Tilapia Invasion in Hilo Highlights Risk of Introduced Species
A new influx of Nile tilapia in Hawaiʻi Island waters is concerning biologists.
DLNR officials say the species is dominating Wailoa River in Hilo, as large schools of them are visible with the “naked eye.”
“Our biggest concern right now, is the Nile tilapia is competing with the native mullet (‘ama‘ama) for habitat and resources and potentially affecting the fishery,” Hilo-based aquatic biologist Troy Sakihara explained in the release.
“What makes them particularly troublesome as a potential invasive species, is they can survive and take over in a wide-variety of habitat conditions. Their very hardiness makes them an issue.”
Fishermen also reported seeing large schools of mostly juvenile tilapia along Kauaʻiʻs Nāpali Coast a few months ago.
Two years ago, this species of tilapia was reclassified by the State Board of Agriculture as a restricted species only for research – to permit importation for aquaculture facilities to farm raise them.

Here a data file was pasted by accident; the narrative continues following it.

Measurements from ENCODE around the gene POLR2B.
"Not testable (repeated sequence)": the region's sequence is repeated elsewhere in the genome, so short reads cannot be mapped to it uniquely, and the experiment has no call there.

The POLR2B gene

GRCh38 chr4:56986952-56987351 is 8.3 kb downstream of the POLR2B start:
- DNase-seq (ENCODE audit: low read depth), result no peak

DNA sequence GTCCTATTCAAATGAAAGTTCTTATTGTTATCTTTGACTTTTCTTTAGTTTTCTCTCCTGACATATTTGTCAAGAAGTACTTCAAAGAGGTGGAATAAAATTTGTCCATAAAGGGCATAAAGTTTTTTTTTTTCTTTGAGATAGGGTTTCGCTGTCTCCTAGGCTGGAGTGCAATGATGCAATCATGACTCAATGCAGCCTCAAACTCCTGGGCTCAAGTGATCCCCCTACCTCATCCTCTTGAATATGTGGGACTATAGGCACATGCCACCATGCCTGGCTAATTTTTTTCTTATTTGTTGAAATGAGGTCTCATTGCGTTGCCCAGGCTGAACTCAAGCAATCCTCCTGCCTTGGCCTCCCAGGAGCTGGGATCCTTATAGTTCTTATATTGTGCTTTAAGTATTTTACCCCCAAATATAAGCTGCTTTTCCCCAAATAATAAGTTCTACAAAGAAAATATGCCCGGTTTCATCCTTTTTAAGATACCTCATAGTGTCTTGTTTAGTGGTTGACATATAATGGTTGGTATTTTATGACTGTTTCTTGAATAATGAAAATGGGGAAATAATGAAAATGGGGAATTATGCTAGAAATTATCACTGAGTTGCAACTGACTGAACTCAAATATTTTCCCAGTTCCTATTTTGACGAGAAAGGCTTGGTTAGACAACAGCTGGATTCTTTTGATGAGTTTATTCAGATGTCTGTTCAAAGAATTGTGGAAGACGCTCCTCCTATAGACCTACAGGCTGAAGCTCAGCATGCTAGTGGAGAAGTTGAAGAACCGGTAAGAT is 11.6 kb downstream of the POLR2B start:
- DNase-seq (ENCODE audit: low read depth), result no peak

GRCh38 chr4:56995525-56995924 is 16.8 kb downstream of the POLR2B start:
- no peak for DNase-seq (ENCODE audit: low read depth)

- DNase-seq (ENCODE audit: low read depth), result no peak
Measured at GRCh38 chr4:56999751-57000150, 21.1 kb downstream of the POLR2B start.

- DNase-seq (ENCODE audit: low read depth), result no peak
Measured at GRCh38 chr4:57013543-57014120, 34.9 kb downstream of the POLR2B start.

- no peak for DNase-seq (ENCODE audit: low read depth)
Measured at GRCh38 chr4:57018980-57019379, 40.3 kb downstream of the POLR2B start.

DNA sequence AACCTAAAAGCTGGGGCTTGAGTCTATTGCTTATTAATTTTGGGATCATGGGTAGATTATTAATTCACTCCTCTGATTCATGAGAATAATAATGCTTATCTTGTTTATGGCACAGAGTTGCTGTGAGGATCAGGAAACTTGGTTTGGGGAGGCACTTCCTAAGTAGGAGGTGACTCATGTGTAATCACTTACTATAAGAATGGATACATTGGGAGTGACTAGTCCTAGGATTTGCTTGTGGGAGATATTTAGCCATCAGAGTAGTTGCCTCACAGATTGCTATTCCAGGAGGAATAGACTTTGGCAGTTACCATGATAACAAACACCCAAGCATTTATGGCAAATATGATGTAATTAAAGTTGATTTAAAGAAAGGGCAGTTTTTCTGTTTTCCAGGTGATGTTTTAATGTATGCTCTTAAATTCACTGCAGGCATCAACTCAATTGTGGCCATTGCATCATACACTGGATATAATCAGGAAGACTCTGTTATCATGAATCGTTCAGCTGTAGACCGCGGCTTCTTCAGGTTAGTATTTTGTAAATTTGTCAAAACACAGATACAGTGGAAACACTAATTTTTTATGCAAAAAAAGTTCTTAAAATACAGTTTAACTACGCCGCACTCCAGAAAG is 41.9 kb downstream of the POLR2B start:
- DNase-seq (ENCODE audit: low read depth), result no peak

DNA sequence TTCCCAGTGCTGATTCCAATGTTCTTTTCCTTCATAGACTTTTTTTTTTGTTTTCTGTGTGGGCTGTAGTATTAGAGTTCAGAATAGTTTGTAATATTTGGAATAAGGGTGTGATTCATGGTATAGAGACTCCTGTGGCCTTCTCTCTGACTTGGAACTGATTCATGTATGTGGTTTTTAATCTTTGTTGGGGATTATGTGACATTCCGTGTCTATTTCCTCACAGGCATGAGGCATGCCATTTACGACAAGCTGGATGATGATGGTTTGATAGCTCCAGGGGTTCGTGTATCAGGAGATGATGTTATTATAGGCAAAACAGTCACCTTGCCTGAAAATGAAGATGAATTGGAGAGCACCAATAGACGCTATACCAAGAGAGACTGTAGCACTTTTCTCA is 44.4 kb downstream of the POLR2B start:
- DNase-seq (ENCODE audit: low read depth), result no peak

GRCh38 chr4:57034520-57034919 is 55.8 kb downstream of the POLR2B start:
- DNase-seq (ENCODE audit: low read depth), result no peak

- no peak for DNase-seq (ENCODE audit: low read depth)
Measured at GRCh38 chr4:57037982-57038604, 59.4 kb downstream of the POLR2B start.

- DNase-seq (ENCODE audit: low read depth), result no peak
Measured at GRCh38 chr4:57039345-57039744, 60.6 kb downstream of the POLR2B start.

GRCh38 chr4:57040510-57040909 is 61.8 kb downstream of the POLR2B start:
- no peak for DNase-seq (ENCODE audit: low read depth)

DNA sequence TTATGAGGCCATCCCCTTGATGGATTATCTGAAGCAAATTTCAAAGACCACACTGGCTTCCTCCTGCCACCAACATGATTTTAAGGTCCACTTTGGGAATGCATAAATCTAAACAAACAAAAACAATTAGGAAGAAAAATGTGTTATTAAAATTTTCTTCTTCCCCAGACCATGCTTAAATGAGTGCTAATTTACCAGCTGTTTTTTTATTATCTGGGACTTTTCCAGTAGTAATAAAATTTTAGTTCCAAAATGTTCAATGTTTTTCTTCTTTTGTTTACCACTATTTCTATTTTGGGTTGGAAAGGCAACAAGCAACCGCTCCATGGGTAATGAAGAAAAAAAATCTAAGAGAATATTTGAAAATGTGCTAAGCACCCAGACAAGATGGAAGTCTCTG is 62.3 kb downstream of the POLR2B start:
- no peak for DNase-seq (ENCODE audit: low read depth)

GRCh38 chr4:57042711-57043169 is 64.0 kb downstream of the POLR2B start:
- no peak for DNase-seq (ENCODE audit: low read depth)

While there’s no evidence that a recent invasion of the tilapia in fresh water streams has anything to do with commercial farming operations, DLNR leadership and biologists say it confirms the fears they expressed when board members were debating whether or not to allow the state Dept. of Agriculture to revise its rules for importing Nile tilapia.
Biologists in Hilo are currently determining how to control the burgeoning population of Nile tilapia, including an open fishing tournament.
There are no restrictions or bag limits on tilapia and for now biologists say, “catch and eat as many as you want.”